Comparison of propofol and sevoflurane for laryngeal mask airway insertion in elderly patients.
Methods: Ninety patients, aged 60 or more, received anesthesia induction with propofol and with sevoflurane 8% using the vital capacity breath (VCB) or tidal volume breath (TVB) techniques. Hemodynamic changes, induction time, complications, and the quality and ease of LMA insertion were observed.
Results: LMA was inserted most, less or least rapidly with propofol (89 [+ or -] 28 s), sevoflurane 8% using the VCB (163 [+ or -] 34 s) or TVB (205 [+ or -] 44 s) techniques, respectively. Anesthesia induction with propofol or sevoflurane 8% using the VCB technique produced either more frequent apnea or greater reduction in mean blood pressure than with sevoflurane 8% using the TVB technique.
Conclusions: Sevoflurane 8% using the TVB technique provides a smoother induction with a stable hemodynamic profile, less apnea and technical demand, but requiring longer time for LMA insertion in unpremedicated elderly patients.
Key Words: laryngeal mask airway, propofol, sevoflurane, elderly patients
The popular method of anesthetic induction for laryngeal mask airway (LMA) insertion is the use of intravenous (IV) propofol, which has the advantages of rapid onset, short duration of action and depression of upper airway reflex. (1) However, several adverse effects have been associated with propofol, including hypotension, apnea and pain on injection. (2) Sevoflurane seems to be an ideal agent for inhalational anesthesia induction. It improves the conditions of anesthesia induction in comparison with the other volatile agents. (3-5) Recently, sevoflurane inhaled induction with vital capacity breath (VCB) has been used as an alternative to IV induction in adults. (6) This method is featured by little excitatory phenomena, high patient acceptance and good hemodynamic stability. (7) LMA insertion with VCB induction was proved to be effective and less costly as compared with propofol induction. (6) However, fewer relevant studies have focused on the elderly patients who are physiologically characteristic of limited cardiovascular and respiratory reserve. (8,9) These patients are at high risk of perioperative cardiovascular accidents. Maintaining a stable hemodynamic state during induction has therefore become important for minimizing such adverse events in this population. (9)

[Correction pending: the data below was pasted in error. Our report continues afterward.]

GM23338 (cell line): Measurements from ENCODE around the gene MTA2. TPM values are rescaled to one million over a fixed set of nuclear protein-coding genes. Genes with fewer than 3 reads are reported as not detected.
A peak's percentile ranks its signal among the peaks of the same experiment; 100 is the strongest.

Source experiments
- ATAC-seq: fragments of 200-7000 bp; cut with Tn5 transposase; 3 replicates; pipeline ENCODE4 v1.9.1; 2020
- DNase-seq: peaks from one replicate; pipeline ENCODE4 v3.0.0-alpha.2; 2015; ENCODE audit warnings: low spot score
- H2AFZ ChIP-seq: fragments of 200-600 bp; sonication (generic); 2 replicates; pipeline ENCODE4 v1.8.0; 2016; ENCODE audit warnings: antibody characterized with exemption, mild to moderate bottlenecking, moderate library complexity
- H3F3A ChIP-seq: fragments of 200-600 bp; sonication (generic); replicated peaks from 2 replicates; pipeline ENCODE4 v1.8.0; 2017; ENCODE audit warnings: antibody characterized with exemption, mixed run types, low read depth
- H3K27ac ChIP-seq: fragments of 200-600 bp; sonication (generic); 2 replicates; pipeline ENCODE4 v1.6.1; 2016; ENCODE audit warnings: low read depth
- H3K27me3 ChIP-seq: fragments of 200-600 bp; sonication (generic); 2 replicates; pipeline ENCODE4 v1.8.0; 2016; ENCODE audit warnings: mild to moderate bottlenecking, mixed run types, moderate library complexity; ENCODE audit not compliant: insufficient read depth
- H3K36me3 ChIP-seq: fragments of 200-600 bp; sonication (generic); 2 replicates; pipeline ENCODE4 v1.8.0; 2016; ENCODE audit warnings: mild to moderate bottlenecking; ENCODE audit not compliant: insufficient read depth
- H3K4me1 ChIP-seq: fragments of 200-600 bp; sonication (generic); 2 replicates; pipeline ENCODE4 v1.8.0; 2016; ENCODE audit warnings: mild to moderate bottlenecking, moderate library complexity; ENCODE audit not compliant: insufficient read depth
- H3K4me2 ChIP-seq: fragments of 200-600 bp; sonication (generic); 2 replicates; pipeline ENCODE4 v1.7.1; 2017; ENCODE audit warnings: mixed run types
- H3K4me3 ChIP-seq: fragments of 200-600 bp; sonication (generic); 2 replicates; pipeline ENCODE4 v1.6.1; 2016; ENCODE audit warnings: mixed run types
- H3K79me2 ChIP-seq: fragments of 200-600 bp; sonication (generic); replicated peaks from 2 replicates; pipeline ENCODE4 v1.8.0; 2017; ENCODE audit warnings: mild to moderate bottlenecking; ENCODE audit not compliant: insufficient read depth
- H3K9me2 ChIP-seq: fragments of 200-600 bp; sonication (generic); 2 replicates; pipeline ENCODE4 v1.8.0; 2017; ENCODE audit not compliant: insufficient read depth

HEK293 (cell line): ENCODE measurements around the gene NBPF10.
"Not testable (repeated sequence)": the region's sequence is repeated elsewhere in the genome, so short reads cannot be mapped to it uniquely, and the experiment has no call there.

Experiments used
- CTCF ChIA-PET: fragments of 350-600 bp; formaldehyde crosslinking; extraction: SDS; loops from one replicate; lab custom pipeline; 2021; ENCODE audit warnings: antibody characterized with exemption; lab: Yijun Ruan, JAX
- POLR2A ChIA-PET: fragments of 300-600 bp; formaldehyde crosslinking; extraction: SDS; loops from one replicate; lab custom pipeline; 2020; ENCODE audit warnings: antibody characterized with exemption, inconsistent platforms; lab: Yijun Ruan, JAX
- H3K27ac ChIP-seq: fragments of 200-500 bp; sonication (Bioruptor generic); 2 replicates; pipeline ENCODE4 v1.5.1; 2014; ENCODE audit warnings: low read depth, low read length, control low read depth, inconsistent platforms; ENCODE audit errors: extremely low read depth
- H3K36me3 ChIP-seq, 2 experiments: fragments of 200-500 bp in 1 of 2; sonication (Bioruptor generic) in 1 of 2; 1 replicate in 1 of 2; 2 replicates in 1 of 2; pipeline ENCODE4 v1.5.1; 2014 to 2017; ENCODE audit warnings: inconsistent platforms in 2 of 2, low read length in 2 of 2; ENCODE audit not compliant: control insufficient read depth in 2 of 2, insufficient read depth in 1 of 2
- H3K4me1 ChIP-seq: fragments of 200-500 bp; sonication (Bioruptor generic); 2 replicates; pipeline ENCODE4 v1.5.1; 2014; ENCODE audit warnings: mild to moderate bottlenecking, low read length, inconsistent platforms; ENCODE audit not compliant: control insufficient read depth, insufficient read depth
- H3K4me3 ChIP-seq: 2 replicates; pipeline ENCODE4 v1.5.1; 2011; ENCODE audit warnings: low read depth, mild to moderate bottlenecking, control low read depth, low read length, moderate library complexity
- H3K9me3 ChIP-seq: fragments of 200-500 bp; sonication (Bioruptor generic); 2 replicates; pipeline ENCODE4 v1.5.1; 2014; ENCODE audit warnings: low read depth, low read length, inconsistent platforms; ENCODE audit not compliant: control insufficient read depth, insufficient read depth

In this study, we aimed to investigate which of the following commonly used techniques would best provide smooth induction for LMA insertion in the elderly: 1) IV induction with propofol; 2) sevoflurane 8% induction using the VCB technique; and 3) sevoflurane 8% induction using the tidal volume breath (TVB) technique.
Materials and Methods
With approval of the Ethics Committee of Harbin Medical University and written informed consent, a total of 90 patients were involved in this study, who underwent elective urological, orthopedic or general surgery, aged 60 years or more, ASA physical status I-III. Exclusion criteria included heavy smokers (20 cigarettes per day), severe or uncontrolled cardiovascular diseases requiring drug treatment, asthma with an attack within a month and severe respiratory disease with pulse oxygen saturation (Sp[O.sub.2]) of less than 94% while breathing room air, a known and suspected difficult airway or gastroesophageal reflux. Those with hepatic, renal or neuromuscular diseases were also excluded. In addition, patients were excluded if systolic or diastolic blood pressure were above 180 or 110 mm Hg, respectively. Patients were within 15% of ideal body weight [Ideal body weight = 50 or 45.5 kg (for male or female) + 2.3 kg for each inch over 5 feet]. All subjects were allocated randomly by closed envelope technique to one of three groups: 1) Group IVP, n = 30; 2) Group VCB, n = 30; 3) Group TVB, n = 30.
Patients fasted overnight and were kept normothermic. No patients received premedication. At admission to the operation room, peripheral IV cannula was inserted, and a slow infusion of lactated Ringer solution was started. Noninvasive blood pressure, electrocardiogram and pulse oxygen saturation (Sp[O.sub.2]) monitoring were applied (Cardiocap, Datex Instrumentarium, Helsinki, Finland). Patients involved were given a weighted 20 mL syringe to hold. (10) Before anesthesia induction, the patients were preoxygenated for 3 minutes.